At the time of the incident, the complainant was 84 years old and was married to a man who was not Jimenez. The complainant had Alzheimer's dementia and lived in the nursing home's secured unit for residents with moderate to severe dementia. Access to the unit was restricted and was limited to those who could enter a secure pass code on a keypad at the entry points.

Jimenez's supervisor testified that Jimenez completed special training to work in this unit, that he had a special code to access it, and that Jimenez worked almost exclusively in the unit, which was on the second floor. Jimenez had worked at the nursing home for approximately three years before the incident.

The nursing home's medical director testified that in her medical opinion, the complainant was not capable of appraising the nature of acts in 2010 because " her dementia had progressed to more of a severe state." The complainant's daughter also testified that the complainant was " extremely forgetful" and did not " make a lot of sense" when having conversations, but she recognized her husband when he visited her.

Jimenez filed a pretrial motion to quash the indictment, arguing that its first paragraph was unconstitutional. The indictment's first paragraph stated that sexual assault occurred:

(1) without the Complainant's consent, namely the Defendant was an employee of a NURSING HOME, namely Seven Acres, where the Complainant was a resident, and the Complainant and Defendant were not married to each other;

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The first paragraph tracked the definition of " without consent" set forth in section 22.011(b)(11) of the Texas Penal Code, which states that a sexual assault is without consent if:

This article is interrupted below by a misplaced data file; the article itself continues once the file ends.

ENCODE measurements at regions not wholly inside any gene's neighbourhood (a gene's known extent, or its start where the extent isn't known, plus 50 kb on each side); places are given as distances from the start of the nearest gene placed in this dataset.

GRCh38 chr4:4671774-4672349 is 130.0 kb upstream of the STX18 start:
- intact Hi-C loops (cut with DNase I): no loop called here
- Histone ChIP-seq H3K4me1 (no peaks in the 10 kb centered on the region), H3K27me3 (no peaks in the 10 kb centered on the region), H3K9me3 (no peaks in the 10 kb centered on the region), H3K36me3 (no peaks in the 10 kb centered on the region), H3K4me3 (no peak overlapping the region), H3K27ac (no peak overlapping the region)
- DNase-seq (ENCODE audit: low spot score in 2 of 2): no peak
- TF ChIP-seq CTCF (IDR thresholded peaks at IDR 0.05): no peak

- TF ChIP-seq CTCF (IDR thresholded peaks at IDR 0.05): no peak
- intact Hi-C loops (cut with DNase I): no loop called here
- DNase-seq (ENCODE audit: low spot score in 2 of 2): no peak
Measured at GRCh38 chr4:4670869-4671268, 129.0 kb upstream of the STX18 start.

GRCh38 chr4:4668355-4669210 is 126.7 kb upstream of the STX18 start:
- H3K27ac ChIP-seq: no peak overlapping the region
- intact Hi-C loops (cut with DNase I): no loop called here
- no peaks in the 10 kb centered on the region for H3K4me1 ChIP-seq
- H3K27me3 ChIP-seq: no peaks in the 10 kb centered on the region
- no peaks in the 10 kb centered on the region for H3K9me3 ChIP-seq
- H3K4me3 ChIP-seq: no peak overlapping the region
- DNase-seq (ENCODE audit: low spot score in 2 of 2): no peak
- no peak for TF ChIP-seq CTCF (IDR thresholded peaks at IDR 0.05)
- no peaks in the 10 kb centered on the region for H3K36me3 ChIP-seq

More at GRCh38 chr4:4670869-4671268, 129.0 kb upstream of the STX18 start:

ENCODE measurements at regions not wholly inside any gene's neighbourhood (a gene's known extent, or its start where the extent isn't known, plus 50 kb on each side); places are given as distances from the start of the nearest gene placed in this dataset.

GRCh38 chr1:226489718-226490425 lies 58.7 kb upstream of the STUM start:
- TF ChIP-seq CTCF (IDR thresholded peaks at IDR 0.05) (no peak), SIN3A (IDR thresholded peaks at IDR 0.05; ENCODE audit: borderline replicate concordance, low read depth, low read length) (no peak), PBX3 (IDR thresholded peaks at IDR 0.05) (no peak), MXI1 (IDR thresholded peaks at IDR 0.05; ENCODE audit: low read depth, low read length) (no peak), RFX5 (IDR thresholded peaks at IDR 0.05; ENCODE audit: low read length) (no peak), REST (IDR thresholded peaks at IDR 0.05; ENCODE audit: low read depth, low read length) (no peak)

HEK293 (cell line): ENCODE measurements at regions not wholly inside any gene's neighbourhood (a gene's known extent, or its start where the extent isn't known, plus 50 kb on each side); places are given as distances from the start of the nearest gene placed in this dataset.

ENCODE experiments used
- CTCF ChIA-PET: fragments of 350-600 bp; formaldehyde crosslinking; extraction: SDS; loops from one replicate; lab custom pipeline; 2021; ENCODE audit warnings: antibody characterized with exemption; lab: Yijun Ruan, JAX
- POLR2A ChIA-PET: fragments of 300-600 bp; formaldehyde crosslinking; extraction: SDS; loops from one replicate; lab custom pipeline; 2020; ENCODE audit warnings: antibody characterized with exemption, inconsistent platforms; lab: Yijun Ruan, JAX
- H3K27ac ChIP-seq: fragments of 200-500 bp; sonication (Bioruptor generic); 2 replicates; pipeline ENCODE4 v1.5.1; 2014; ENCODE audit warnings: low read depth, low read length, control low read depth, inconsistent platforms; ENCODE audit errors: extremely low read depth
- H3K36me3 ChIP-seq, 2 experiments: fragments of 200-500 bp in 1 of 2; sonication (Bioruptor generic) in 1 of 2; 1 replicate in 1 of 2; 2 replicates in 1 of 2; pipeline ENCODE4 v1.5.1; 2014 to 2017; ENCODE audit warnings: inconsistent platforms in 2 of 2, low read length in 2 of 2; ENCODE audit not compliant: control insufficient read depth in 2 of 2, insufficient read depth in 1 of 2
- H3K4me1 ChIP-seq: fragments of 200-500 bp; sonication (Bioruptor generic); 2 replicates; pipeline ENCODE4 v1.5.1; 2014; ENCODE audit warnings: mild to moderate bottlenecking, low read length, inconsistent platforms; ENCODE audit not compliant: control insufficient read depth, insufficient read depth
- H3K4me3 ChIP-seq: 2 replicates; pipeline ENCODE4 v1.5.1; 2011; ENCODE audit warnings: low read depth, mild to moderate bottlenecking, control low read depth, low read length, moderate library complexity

The actor is an employee of a facility where the other person is a resident, unless the employee and resident are formally or informally married to each other under Chapter 2, Family Code.

Tex. Penal Code Ann. § 22.011(b)(11) (West 2011).

Jimenez argued that section 22.011(b)(11) violates the presumption of innocence and relieves the State of the burden to prove the assault was without consent. Counsel argued that section 22.011(b)(11)

pretty much guarantees guilt and it's a conclusive presumption, in our opinion, establishing an element of crime that there wasn't consent. It's presumed there wasn't consent just by the fact that he's an employee there and she's a resident there unless they're married. And our objection is it violates due process and that statute is unconstitutional . . .

The trial court denied the motion to quash.

At the charge conference, Jimenez again argued that section 22.011(b)(11) constituted a " conclusive" presumption on the consent issue that violated due process and objected to its inclusion in the charge. The trial court overruled Jimenez's objection and his request that the charge include an instruction pursuant to section 2.05(a) of the Code of Criminal Procedure " to inform the jury how to deal with [the] presumption." The trial court also denied Jimenez's request to instruct the jury on the lesser-included offenses of attempted aggravated sexual assault and indecent exposure.

During closing, Jimenez's counsel argued that there was reasonable doubt about whether Jimenez committed the sexual assault as described by the CNA. He argued that Jimenez's medical records showed Jimenez was unable to achieve and maintain an erection, and that this undermined Ekome's claim that Jimenez's penis was erect during the alleged assault. He argued that no physical evidence indicated a sexual assault occurred, because Jimenez's DNA was not found in the complainant's mouth. He also pointed out that Jimenez did not flee or otherwise exhibit consciousness of guilt. Thus, Jimenez's defensive theory was to deny that the assault occurred; Jimenez's counsel never suggested that the incident was consensual.

Lesser-Included Offenses

In his first and second points of error, Jimenez argues that the trial court erred in refusing to submit two lesser-included offenses--indecent exposure and attempted aggravated sexual assault.

A. Applicable Law

An offense qualifies as a lesser-included offense of the charged offense if:

(1) it is established by proof of the same or less than all the facts required to establish the commission of the offense charged;
(2) it differs from the offense charged only in the respect that a less serious injury or risk of injury to the same person, property, or public interest ...